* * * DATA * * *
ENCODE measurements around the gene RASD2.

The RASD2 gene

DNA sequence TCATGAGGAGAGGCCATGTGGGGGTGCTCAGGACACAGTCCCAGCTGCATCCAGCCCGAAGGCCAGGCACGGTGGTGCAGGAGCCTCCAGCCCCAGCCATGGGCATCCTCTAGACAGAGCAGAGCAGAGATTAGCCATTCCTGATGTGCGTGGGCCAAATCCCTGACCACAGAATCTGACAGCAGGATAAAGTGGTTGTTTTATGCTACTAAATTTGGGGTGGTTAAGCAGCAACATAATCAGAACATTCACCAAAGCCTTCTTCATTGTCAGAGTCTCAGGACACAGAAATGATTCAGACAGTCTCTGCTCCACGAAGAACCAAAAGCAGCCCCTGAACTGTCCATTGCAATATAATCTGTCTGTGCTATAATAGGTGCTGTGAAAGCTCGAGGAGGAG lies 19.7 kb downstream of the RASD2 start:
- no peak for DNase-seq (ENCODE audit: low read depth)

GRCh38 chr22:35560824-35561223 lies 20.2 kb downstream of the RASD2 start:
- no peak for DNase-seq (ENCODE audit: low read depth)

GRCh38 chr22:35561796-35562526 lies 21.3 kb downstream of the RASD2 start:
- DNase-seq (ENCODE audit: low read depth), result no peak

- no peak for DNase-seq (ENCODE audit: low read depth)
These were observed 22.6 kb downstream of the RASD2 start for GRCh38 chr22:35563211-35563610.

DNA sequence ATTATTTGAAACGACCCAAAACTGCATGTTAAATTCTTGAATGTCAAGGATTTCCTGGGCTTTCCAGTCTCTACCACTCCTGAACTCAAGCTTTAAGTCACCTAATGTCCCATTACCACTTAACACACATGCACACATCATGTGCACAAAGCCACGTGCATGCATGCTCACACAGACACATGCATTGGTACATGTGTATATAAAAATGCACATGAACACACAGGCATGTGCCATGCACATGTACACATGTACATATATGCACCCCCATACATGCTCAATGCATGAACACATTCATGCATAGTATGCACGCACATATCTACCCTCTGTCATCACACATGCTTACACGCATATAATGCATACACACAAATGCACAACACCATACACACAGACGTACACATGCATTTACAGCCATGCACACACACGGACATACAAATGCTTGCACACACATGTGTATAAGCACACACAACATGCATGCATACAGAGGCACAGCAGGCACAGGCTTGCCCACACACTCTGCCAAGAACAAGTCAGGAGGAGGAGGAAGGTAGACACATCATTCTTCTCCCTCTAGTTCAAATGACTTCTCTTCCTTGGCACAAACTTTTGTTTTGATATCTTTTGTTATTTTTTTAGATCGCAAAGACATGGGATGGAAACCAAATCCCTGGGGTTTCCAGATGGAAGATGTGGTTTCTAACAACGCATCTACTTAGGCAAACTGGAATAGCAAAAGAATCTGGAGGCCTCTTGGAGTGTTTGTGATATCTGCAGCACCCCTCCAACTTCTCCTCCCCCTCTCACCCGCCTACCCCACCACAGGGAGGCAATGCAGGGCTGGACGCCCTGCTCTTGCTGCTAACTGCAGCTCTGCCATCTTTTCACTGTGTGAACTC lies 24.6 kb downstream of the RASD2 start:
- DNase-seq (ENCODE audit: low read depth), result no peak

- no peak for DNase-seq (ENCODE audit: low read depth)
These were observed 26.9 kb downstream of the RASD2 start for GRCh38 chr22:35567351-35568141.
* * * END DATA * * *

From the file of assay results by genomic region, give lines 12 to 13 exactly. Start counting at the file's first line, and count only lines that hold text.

- DNase-seq (ENCODE audit: low read depth), result no peak

- no peak for DNase-seq (ENCODE audit: low read depth)